Village Life is a solid life sim, but only truly social players can count on advancing.
If reality did a neat little flip and all the virtual villages and cities on Facebook suddenly popped onto our plane of existence, every inch of the planet would be covered in layers of half-built houses, buildings, skyscrapers, and dance halls. Almost every social city-building game revolves around throwing up as many structures as possible, which makes it all the easier to eventually abandon those soulless grey monoliths. But while Village Life for Facebook is yet another game about building up a community, its focus on people makes it a compelling social experience.
Village Life gets you involved with its characters’ lives within the first few seconds of starting up the game. You view a cinematic of a (renamable) married couple lost in the woods, and the pregnant wife is minutes away from popping. Well, there’s nothing like getting back to nature, but you obviously can’t let the poor woman deliver in a wolf’s den, so you immediately adhere to the tutorial and build them a shelter. The babies (also namable) are born and then you find a couple more villagers, and the game gets underway in earnest.
Building up an existence for your villagers in Village Life involves tasks like fetching water, building fires, gathering food and resources, building structures, and crafting tools to help you get your jobs done. Each adult villager has an energy bar that depletes with every task performed, so obviously the more villagers you have under your command, the more stuff gets done.
This is why Village Life puts emphasis on relationships. The game lopes along slowly if you stick to your original band of merry men and women, but the real fun is in meeting characters from other villages (your Facebook pals), marrying, making babies, and raising them until they’re ready to join the workforce.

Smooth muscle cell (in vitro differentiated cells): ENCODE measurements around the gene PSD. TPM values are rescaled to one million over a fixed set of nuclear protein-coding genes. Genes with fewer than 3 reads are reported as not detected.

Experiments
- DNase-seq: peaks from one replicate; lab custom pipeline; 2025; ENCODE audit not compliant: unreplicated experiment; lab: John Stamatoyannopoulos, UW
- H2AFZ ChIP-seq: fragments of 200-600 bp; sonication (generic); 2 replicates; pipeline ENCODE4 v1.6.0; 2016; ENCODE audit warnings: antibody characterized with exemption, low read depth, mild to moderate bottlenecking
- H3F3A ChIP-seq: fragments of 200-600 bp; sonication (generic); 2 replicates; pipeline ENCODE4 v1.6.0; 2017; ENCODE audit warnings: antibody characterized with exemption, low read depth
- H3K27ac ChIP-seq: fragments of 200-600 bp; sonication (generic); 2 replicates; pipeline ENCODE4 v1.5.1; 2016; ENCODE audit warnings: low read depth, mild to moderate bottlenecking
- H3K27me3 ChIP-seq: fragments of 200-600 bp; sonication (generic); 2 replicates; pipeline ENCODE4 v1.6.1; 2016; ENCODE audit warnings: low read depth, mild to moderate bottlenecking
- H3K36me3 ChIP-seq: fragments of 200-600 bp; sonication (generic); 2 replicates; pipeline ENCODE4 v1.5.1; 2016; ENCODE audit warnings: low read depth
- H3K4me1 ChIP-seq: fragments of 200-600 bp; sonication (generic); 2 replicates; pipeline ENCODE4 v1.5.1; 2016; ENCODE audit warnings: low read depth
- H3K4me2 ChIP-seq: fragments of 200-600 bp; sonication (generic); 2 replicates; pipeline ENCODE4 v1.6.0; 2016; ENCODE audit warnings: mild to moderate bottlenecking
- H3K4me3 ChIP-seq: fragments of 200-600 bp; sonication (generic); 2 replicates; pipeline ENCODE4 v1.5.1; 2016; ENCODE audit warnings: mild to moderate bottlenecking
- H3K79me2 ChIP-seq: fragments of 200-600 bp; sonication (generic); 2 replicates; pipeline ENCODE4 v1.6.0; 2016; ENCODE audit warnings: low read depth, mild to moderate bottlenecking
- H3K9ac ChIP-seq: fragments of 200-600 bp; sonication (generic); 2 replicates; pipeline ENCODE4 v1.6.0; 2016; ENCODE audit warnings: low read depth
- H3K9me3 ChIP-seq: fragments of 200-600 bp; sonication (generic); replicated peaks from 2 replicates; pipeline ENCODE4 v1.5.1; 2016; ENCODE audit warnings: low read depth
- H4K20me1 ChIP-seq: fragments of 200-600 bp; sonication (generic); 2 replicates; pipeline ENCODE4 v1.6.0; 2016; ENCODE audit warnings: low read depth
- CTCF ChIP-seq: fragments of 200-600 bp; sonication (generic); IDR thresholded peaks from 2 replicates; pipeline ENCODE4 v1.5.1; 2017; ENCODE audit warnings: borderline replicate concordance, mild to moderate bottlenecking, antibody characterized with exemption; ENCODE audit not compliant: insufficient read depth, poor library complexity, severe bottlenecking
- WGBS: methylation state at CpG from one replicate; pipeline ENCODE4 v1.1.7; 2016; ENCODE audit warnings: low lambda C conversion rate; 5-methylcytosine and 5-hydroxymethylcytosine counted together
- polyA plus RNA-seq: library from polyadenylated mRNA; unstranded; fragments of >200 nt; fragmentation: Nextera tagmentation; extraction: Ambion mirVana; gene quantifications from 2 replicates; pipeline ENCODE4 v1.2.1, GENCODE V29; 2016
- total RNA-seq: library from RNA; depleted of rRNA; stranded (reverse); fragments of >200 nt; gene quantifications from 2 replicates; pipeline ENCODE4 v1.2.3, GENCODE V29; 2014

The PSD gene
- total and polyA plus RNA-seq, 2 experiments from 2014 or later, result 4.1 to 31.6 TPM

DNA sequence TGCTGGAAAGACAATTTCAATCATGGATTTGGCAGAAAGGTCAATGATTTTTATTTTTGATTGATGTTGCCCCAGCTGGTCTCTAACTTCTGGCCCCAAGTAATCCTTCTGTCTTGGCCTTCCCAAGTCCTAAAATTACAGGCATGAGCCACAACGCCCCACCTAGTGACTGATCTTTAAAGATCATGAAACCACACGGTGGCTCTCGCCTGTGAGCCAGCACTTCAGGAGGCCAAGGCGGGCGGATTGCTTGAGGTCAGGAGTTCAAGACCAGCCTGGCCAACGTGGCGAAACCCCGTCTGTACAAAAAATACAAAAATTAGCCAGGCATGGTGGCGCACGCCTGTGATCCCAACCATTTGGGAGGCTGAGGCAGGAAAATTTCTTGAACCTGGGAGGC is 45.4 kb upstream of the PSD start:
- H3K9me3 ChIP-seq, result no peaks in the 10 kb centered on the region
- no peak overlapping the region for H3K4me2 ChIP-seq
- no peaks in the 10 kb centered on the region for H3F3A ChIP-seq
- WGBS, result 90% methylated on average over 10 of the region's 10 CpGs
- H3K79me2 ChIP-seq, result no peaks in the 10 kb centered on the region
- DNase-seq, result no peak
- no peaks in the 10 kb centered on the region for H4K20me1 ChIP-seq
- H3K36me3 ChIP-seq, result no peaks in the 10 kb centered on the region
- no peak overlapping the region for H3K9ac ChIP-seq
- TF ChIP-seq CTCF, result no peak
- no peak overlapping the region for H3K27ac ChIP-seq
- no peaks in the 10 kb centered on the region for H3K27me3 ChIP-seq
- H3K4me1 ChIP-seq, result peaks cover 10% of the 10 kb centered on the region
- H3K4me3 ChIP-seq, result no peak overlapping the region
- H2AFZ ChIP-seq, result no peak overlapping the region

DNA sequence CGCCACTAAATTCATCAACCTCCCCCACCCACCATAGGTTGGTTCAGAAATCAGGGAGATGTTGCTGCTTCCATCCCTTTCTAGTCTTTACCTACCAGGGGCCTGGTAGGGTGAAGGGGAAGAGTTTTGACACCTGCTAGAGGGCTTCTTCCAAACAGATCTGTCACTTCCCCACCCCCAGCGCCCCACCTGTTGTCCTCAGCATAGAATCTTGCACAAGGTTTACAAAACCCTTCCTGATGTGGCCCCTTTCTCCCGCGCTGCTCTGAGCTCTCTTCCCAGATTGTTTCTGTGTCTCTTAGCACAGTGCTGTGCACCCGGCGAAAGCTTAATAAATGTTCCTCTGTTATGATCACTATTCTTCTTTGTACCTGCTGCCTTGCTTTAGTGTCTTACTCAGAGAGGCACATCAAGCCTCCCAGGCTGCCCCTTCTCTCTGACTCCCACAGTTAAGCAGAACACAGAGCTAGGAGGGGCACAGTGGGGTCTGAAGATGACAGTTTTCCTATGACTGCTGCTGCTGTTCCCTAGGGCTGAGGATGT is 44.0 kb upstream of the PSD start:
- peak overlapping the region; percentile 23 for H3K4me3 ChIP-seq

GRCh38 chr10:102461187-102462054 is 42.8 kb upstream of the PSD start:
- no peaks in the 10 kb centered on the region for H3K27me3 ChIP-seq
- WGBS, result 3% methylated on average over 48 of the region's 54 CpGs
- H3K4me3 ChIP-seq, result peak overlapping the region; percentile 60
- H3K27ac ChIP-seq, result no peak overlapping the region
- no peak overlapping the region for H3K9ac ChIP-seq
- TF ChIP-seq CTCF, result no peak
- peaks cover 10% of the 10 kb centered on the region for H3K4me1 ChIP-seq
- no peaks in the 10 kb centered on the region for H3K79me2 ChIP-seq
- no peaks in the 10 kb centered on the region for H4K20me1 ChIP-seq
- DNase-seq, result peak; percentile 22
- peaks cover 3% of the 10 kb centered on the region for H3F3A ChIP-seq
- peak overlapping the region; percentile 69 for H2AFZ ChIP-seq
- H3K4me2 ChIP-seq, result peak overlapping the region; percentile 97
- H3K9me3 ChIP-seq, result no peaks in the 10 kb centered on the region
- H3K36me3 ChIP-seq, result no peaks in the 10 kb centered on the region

The men and women in Village Life are capable of aging, but they do so very slowly. In other words, if you’re really dedicated to growing your family and your village, getting your friends into the game is mandatory for finding of-age mates within a reasonable amount of time. Otherwise, you’ll be using Depends by the time the youngsters in your default crew are grown up and ready to raise their own families.
This “forced” social interaction is Village Life‘s greatest failing. What’s especially disappointing is that the game is hosted on Zynga.com, but you can’t ask like-minded players to join your village. No, you need to rely on the archaic practice of prodding Facebook friends who probably want nothing to do with your social game hang-up.
It’s a bit hypocritical to criticize such a character-intensive game for being too social, but a game as cute and immersive as Village Life deserves more socialization options. It’s enjoyable enough if you play solo, and you can certainly advance with some patience, but you never shake the feeling that you’re missing out on what the title has to offer. Still, it goes without saying that you should give Village Life a go if you can find a few like-minded friends to play with you.